Long non-coding ribonucleic acids (RNAs) are a novel class of RNA molecules, which are increasingly recognized as important molecular players in solid and hematologic malignancies. Herein, researchers from the Ohio State University Comprehensive Cancer Center investigated whether long non-coding RNA expression is associated with clinical and molecular features, as well as outcome of younger adults (aged <60 years) with de novo cytogenetically normal acute myeloid leukemia. Whole transcriptome profiling was performed in a training (n=263) and a validation set (n=114). Using the training set, the researchers identified 24 long non-coding RNAs associated with event-free survival. Linear combination of the weighted expression values of these transcripts yielded a prognostic score. In the validation set, patients with high scores had shorter disease-free (P<0.001), overall (P=0.002) and event-free survival (P<0.001) than patients with low scores. In multivariable analyses, long non-coding RNA score status was an independent prognostic marker for disease-free (P=0.01) and event-free survival (P=0.002), and showed a trend for overall survival (P=0.06). Among multiple molecular alterations tested, which are prognostic in cytogenetically normal acute myeloid leukemia, only double CEBPA mutations, NPM1 mutations and FLT3-ITD associated with distinct long non-coding RNA signatures. Correlation of the long non-coding RNA scores with messenger RNA and microRNA expression identified enrichment of genes involved in lymphocyte/leukocyte activation, inflammation and apoptosis in patients with high scores.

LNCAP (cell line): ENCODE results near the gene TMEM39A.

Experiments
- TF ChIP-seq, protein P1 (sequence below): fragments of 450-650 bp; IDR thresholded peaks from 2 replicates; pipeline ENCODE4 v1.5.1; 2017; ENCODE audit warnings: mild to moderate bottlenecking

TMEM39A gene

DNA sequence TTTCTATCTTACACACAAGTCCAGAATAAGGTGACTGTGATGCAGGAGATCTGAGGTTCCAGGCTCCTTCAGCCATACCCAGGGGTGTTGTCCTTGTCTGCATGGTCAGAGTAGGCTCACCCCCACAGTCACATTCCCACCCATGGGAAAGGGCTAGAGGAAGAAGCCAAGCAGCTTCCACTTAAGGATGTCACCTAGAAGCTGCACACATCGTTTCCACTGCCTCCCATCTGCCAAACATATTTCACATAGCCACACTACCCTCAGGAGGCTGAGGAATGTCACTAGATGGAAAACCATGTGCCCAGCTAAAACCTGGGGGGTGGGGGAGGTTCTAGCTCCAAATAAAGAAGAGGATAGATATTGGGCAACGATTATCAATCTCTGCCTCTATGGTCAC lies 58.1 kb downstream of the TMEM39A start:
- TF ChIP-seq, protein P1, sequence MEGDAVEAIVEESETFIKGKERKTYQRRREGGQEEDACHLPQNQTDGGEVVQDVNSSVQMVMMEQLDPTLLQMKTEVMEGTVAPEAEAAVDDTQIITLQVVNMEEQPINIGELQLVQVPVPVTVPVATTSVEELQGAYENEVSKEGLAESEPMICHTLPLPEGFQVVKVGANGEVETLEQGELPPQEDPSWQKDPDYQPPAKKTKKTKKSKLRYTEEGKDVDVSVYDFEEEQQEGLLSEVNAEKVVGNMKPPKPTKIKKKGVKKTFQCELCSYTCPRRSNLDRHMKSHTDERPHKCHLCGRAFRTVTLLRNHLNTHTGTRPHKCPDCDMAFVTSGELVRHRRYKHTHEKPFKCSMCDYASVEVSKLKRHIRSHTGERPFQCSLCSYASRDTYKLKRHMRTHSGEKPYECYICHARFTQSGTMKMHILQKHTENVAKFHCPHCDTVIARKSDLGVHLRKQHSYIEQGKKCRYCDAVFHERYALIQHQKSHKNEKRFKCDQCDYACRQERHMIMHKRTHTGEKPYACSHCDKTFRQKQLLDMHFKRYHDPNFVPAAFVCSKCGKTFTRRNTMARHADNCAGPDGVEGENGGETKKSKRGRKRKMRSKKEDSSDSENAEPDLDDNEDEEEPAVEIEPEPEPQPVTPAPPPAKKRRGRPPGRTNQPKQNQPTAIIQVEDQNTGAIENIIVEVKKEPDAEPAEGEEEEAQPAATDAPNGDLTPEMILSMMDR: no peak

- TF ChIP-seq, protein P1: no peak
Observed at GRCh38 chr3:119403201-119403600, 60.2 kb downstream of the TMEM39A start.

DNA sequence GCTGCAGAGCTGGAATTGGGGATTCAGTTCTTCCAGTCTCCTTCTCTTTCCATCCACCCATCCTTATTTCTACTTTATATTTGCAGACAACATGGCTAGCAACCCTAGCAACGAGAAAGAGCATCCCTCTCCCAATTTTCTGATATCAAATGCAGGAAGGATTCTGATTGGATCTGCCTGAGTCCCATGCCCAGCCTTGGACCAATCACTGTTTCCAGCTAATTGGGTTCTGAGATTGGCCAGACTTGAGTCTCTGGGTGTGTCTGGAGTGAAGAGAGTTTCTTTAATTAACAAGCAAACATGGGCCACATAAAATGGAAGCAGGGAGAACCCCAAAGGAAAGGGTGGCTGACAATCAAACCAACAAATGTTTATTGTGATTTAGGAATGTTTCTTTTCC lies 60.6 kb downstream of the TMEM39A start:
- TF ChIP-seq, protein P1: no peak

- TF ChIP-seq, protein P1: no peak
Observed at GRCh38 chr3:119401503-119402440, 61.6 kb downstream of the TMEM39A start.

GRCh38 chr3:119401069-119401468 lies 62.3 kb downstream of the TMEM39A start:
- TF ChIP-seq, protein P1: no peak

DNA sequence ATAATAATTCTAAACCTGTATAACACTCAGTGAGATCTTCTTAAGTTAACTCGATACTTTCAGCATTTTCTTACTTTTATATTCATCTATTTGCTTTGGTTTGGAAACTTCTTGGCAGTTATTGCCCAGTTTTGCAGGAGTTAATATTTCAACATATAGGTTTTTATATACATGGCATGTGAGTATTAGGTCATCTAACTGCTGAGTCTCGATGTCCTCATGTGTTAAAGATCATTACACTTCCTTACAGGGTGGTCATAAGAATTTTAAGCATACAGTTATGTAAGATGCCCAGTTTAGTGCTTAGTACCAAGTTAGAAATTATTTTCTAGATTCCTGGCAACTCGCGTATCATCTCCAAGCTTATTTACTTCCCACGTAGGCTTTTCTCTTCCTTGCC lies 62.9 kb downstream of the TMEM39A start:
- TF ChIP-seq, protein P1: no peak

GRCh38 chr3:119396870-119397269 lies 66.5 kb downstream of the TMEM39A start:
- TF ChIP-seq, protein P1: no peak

Overview of the study design
The researchers conclude that long non-coding RNA profiling provides meaningful prognostic information in younger adults with cytogenetically normal acute myeloid leukemia. In addition, expression of prognostic long non-coding RNAs associates with oncogenic molecular pathways in this disease.